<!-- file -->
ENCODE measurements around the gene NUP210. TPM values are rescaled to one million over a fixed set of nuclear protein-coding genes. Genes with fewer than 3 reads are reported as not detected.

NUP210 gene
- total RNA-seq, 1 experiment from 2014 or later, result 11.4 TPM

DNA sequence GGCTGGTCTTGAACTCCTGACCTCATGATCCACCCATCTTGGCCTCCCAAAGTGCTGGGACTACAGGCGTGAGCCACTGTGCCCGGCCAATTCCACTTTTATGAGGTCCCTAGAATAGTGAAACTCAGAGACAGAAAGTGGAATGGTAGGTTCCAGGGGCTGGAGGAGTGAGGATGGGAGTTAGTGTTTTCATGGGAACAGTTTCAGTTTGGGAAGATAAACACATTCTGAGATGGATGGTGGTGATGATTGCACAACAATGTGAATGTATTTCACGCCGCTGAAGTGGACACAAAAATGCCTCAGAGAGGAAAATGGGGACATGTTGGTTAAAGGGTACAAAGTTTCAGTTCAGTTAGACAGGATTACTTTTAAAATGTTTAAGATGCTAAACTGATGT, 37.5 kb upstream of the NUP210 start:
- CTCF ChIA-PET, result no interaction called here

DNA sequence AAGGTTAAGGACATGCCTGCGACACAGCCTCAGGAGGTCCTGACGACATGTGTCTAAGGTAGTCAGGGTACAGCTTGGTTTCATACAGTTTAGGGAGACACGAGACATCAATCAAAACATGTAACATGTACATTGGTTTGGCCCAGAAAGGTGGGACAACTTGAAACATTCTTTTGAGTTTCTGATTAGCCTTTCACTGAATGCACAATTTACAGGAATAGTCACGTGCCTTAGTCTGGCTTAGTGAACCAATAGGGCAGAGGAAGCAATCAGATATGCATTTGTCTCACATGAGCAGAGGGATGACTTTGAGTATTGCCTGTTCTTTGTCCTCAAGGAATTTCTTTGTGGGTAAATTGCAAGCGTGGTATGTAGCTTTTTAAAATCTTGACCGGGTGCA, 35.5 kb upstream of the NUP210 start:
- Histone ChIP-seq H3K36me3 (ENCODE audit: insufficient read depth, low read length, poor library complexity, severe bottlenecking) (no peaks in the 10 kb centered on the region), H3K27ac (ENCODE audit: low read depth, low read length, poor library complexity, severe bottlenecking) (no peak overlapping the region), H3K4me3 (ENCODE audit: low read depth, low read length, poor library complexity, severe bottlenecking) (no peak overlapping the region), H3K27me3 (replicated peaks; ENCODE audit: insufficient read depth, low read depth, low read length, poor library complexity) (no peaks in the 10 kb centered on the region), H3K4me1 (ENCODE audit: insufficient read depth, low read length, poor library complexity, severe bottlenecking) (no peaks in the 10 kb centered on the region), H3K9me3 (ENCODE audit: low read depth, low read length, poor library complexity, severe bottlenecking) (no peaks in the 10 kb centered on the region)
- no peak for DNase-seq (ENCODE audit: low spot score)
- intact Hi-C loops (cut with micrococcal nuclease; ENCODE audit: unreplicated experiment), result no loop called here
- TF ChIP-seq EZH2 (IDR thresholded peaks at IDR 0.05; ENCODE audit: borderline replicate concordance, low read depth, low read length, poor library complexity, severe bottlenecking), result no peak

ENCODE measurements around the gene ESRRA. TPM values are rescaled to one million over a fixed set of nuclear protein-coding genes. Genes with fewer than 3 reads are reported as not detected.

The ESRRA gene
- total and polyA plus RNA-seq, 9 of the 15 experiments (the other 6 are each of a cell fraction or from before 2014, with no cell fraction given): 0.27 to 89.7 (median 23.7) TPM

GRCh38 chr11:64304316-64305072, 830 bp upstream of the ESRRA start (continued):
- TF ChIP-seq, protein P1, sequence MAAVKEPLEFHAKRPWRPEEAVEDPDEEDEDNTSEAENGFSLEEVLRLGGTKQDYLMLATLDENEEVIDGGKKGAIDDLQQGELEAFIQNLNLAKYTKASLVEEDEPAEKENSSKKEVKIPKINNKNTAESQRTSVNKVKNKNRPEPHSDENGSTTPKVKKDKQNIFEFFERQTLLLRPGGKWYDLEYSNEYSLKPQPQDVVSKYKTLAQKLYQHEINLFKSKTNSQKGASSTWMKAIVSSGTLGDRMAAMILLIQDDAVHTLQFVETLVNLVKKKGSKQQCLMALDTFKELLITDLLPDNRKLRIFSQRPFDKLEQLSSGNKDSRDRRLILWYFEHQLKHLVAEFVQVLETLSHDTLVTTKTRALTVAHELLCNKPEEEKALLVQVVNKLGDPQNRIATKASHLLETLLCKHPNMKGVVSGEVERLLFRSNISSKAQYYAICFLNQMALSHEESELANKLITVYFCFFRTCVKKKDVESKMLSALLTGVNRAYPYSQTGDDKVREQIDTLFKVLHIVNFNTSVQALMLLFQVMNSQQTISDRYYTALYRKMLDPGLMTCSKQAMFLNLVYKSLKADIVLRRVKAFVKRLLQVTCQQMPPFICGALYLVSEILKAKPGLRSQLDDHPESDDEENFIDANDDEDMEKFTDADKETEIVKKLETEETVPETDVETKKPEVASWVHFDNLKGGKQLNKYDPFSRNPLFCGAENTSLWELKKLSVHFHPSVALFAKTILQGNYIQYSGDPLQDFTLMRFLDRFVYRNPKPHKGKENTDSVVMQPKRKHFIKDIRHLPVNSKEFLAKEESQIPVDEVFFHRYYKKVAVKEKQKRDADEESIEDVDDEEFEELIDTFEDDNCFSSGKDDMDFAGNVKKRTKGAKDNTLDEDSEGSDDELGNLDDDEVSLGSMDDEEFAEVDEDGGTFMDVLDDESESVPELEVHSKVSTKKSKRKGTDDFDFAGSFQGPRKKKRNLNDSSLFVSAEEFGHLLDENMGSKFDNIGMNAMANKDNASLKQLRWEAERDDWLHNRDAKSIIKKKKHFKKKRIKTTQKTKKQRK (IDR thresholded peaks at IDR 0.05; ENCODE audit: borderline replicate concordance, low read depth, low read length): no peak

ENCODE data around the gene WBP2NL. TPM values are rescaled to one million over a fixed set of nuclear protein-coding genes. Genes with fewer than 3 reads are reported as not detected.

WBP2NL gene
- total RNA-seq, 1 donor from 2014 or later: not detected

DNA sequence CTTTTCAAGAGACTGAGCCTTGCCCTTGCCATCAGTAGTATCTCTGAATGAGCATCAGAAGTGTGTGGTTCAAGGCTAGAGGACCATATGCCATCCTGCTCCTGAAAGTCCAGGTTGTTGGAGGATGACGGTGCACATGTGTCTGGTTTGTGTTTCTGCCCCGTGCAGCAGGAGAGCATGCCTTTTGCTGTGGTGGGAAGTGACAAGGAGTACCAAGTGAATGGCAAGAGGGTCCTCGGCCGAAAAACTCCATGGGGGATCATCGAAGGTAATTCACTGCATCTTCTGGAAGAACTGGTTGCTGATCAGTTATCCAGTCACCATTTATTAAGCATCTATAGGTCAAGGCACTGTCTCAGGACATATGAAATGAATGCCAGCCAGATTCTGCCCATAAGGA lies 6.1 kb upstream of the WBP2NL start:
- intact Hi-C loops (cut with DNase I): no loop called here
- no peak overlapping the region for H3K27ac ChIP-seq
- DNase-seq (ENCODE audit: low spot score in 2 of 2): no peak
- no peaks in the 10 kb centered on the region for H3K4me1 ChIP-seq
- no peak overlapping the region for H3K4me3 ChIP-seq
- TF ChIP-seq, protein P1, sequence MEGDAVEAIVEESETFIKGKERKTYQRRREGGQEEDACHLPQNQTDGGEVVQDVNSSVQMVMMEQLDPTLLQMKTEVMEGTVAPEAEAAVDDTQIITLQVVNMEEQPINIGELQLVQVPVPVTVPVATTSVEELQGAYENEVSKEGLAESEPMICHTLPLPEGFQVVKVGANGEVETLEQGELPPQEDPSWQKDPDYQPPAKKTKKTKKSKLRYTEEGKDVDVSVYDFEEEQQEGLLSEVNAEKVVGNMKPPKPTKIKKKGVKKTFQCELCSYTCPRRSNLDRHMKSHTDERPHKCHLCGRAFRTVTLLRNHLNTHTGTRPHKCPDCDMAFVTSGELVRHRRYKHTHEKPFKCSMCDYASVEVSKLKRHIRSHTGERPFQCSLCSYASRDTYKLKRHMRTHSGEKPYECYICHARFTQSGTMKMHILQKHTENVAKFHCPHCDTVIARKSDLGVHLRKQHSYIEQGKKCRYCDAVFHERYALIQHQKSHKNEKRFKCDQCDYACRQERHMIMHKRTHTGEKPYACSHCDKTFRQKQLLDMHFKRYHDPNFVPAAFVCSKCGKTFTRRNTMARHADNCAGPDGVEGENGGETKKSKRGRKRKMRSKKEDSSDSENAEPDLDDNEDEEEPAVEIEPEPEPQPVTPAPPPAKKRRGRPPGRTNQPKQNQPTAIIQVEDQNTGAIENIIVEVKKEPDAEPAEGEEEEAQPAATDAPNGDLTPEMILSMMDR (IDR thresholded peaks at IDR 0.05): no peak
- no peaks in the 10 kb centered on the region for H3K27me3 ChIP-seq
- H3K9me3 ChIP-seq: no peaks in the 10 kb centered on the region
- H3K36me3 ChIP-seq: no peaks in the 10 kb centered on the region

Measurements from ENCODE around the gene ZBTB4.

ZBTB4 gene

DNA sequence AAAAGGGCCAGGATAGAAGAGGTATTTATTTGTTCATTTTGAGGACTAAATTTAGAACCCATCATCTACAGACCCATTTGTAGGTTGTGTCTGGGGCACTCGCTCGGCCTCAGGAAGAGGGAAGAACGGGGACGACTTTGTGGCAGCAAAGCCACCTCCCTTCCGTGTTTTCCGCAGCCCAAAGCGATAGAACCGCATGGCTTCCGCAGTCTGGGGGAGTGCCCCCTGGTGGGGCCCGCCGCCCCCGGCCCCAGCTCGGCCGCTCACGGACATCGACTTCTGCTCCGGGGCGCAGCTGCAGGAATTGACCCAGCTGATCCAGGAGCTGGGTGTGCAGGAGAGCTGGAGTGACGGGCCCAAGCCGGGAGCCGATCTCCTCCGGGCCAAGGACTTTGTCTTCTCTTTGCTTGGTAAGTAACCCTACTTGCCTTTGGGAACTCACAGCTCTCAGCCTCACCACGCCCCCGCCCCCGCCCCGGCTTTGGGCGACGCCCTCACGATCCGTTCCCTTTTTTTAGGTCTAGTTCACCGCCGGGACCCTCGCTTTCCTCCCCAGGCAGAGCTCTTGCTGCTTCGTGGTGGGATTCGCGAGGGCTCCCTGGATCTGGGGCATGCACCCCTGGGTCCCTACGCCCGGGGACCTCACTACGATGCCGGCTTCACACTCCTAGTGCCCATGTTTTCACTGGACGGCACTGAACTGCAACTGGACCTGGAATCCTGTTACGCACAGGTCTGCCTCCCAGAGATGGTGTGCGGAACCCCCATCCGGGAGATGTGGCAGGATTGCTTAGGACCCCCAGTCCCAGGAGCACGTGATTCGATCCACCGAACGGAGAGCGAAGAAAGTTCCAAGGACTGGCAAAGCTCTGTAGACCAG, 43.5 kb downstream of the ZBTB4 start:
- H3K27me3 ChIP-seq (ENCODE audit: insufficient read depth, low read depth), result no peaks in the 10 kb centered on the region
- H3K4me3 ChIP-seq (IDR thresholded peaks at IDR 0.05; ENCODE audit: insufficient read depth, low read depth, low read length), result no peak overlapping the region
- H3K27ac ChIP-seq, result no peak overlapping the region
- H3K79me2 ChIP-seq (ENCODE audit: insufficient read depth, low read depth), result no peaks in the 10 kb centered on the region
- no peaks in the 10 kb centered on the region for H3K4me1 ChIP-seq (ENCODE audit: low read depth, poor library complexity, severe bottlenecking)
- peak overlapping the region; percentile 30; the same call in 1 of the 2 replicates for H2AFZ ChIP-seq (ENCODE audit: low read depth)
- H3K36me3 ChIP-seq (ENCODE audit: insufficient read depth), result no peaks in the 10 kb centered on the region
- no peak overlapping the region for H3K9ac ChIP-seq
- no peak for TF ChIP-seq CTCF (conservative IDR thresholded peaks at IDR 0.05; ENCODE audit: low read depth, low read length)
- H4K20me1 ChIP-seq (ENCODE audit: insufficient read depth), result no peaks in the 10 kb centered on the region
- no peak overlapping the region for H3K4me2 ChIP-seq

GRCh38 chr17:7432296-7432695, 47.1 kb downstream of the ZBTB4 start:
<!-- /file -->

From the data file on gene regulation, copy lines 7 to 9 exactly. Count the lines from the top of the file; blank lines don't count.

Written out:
- Histone ChIP-seq H3K36me3 (ENCODE audit: insufficient read depth, low read length, poor library complexity, severe bottlenecking) (no peaks in the 10 kb centered on the region), H3K27ac (ENCODE audit: low read depth, low read length, poor library complexity, severe bottlenecking) (no peak overlapping the region), H3K4me3 (ENCODE audit: low read depth, low read length, poor library complexity, severe bottlenecking) (no peak overlapping the region), H3K27me3 (replicated peaks; ENCODE audit: insufficient read depth, low read depth, low read length, poor library complexity) (no peaks in the 10 kb centered on the region), H3K4me1 (ENCODE audit: insufficient read depth, low read length, poor library complexity, severe bottlenecking) (no peaks in the 10 kb centered on the region), H3K9me3 (ENCODE audit: low read depth, low read length, poor library complexity, severe bottlenecking) (no peaks in the 10 kb centered on the region)
- no peak for DNase-seq (ENCODE audit: low spot score)
- intact Hi-C loops (cut with micrococcal nuclease; ENCODE audit: unreplicated experiment), result no loop called here